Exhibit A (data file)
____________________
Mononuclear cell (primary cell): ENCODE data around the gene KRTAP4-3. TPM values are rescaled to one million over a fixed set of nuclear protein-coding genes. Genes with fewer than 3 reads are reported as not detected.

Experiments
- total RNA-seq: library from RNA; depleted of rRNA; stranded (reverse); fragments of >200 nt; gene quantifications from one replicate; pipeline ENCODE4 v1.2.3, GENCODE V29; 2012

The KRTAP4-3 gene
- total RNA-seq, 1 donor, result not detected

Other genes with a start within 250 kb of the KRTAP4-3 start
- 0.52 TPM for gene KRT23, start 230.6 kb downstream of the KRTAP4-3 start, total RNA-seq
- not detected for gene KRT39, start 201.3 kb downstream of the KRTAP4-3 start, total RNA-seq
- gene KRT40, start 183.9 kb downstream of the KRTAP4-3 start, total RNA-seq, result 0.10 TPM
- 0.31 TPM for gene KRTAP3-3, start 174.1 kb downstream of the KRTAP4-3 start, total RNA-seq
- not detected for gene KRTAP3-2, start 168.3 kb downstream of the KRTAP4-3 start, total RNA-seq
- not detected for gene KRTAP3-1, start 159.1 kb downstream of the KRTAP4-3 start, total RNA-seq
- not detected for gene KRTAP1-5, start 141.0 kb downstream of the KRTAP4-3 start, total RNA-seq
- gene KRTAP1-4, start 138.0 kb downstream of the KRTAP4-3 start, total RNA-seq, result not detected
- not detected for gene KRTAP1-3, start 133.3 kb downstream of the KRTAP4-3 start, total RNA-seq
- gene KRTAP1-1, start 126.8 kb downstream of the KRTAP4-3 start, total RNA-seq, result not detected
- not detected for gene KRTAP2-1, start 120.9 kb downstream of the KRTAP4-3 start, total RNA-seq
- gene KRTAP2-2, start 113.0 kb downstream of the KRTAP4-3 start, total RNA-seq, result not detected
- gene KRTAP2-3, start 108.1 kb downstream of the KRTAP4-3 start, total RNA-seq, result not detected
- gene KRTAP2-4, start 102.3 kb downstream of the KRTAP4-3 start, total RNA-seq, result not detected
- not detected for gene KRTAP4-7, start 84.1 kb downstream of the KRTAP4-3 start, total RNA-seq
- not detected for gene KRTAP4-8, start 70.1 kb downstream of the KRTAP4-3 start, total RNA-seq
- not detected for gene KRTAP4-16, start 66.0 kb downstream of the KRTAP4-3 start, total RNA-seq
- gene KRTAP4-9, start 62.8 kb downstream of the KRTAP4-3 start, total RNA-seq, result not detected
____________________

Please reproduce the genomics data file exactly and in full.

Mononuclear cell (primary cell): ENCODE data around the gene KRTAP4-3. TPM values are rescaled to one million over a fixed set of nuclear protein-coding genes. Genes with fewer than 3 reads are reported as not detected.

Experiments
- total RNA-seq: library from RNA; depleted of rRNA; stranded (reverse); fragments of >200 nt; gene quantifications from one replicate; pipeline ENCODE4 v1.2.3, GENCODE V29; 2012

The KRTAP4-3 gene
- total RNA-seq, 1 donor, result not detected

Other genes with a start within 250 kb of the KRTAP4-3 start
- 0.52 TPM for gene KRT23, start 230.6 kb downstream of the KRTAP4-3 start, total RNA-seq
- not detected for gene KRT39, start 201.3 kb downstream of the KRTAP4-3 start, total RNA-seq
- gene KRT40, start 183.9 kb downstream of the KRTAP4-3 start, total RNA-seq, result 0.10 TPM
- 0.31 TPM for gene KRTAP3-3, start 174.1 kb downstream of the KRTAP4-3 start, total RNA-seq
- not detected for gene KRTAP3-2, start 168.3 kb downstream of the KRTAP4-3 start, total RNA-seq
- not detected for gene KRTAP3-1, start 159.1 kb downstream of the KRTAP4-3 start, total RNA-seq
- not detected for gene KRTAP1-5, start 141.0 kb downstream of the KRTAP4-3 start, total RNA-seq
- gene KRTAP1-4, start 138.0 kb downstream of the KRTAP4-3 start, total RNA-seq, result not detected
- not detected for gene KRTAP1-3, start 133.3 kb downstream of the KRTAP4-3 start, total RNA-seq
- gene KRTAP1-1, start 126.8 kb downstream of the KRTAP4-3 start, total RNA-seq, result not detected
- not detected for gene KRTAP2-1, start 120.9 kb downstream of the KRTAP4-3 start, total RNA-seq
- gene KRTAP2-2, start 113.0 kb downstream of the KRTAP4-3 start, total RNA-seq, result not detected
- gene KRTAP2-3, start 108.1 kb downstream of the KRTAP4-3 start, total RNA-seq, result not detected
- gene KRTAP2-4, start 102.3 kb downstream of the KRTAP4-3 start, total RNA-seq, result not detected
- not detected for gene KRTAP4-7, start 84.1 kb downstream of the KRTAP4-3 start, total RNA-seq
- not detected for gene KRTAP4-8, start 70.1 kb downstream of the KRTAP4-3 start, total RNA-seq
- not detected for gene KRTAP4-16, start 66.0 kb downstream of the KRTAP4-3 start, total RNA-seq
- gene KRTAP4-9, start 62.8 kb downstream of the KRTAP4-3 start, total RNA-seq, result not detected